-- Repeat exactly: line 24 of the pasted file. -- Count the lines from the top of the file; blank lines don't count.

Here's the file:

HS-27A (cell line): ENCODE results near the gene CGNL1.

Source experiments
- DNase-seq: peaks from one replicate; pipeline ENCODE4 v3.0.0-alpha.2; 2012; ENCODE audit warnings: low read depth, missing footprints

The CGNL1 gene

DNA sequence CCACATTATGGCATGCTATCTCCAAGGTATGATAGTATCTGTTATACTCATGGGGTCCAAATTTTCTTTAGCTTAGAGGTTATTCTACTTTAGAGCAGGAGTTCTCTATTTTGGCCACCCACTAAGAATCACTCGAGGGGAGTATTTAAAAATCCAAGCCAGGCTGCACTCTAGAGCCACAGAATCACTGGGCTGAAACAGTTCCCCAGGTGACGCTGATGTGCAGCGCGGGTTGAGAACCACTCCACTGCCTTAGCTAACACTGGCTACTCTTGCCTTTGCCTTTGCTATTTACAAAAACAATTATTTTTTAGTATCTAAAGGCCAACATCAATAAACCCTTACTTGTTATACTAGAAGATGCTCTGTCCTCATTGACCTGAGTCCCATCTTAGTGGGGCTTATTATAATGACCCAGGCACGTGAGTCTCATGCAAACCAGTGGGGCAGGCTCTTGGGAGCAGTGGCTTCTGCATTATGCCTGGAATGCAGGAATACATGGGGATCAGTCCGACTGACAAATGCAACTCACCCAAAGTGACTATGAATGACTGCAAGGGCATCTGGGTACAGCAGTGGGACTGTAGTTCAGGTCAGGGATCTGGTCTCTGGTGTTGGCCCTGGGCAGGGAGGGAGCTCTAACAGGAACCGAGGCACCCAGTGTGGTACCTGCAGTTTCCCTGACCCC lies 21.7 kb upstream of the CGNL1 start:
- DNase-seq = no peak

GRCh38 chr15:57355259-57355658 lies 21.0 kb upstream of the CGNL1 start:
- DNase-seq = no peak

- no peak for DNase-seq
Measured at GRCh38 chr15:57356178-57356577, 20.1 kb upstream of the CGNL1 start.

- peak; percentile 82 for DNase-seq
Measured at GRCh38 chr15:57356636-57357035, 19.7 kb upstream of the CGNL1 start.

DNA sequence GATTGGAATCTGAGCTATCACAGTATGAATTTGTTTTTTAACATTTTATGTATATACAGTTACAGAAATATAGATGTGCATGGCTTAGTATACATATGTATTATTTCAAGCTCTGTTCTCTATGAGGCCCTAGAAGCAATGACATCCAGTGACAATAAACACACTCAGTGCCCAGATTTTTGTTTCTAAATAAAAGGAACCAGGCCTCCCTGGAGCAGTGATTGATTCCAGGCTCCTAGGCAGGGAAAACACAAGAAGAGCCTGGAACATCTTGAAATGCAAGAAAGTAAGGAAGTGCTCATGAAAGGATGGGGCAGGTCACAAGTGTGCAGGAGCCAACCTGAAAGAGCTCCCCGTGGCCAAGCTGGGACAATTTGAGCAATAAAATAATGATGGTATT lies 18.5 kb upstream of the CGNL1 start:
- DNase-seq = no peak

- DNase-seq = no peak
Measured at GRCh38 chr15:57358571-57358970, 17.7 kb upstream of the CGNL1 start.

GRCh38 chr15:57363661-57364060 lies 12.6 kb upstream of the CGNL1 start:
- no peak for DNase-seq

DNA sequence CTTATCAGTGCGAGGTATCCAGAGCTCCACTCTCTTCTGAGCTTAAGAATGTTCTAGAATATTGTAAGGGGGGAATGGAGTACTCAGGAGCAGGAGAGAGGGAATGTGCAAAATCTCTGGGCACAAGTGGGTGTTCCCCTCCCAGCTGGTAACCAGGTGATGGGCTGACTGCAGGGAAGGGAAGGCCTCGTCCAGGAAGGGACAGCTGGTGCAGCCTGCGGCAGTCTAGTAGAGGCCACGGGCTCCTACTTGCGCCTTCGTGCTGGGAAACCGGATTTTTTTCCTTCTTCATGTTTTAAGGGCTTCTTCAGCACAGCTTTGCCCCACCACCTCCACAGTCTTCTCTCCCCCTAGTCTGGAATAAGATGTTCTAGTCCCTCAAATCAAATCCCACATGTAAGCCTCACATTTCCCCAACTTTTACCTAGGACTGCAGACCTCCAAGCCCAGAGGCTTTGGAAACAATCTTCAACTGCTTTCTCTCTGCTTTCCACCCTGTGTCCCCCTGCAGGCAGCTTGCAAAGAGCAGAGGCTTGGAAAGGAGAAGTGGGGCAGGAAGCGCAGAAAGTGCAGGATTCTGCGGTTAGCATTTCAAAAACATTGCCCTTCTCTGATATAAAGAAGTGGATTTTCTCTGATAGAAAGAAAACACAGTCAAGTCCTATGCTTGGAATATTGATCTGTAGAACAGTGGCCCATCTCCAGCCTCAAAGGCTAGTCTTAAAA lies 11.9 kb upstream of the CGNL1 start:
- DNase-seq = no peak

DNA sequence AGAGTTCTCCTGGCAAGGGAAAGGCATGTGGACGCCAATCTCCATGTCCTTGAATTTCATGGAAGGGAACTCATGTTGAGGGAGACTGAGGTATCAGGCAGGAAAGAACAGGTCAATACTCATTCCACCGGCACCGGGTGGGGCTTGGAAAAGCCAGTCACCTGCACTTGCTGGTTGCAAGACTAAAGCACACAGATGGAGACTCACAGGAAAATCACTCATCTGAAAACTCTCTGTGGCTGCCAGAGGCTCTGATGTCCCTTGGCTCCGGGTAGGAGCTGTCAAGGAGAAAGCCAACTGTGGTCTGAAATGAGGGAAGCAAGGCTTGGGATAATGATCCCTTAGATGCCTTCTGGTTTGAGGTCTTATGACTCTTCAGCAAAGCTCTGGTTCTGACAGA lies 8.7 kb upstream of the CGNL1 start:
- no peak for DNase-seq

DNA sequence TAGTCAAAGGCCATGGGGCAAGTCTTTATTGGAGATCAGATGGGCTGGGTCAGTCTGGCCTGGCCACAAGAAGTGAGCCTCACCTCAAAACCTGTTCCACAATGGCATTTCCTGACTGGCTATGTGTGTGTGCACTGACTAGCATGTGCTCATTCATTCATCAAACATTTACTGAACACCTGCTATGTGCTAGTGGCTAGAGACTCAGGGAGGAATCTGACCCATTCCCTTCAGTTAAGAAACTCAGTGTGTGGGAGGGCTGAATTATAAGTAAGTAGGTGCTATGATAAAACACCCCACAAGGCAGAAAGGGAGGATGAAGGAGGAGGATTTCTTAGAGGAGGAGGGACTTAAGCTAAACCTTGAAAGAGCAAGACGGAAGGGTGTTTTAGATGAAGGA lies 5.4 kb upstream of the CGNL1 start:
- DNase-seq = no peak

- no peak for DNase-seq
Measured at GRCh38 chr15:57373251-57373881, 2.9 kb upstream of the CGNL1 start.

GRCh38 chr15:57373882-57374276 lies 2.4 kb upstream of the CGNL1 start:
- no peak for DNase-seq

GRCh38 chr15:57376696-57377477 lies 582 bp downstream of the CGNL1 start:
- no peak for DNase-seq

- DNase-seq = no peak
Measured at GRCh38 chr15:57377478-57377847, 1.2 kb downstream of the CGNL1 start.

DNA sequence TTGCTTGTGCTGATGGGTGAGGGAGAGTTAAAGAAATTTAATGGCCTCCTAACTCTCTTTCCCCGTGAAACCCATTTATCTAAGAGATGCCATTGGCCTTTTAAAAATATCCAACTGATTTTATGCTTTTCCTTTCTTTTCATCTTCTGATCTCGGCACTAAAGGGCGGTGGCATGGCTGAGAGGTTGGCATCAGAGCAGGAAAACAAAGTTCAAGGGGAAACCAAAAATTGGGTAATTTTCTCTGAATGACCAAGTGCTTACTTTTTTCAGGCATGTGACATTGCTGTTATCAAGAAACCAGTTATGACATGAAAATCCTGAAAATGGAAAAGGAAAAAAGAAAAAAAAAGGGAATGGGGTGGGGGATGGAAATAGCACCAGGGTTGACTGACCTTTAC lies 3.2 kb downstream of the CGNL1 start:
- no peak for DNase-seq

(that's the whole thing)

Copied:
- DNase-seq = no peak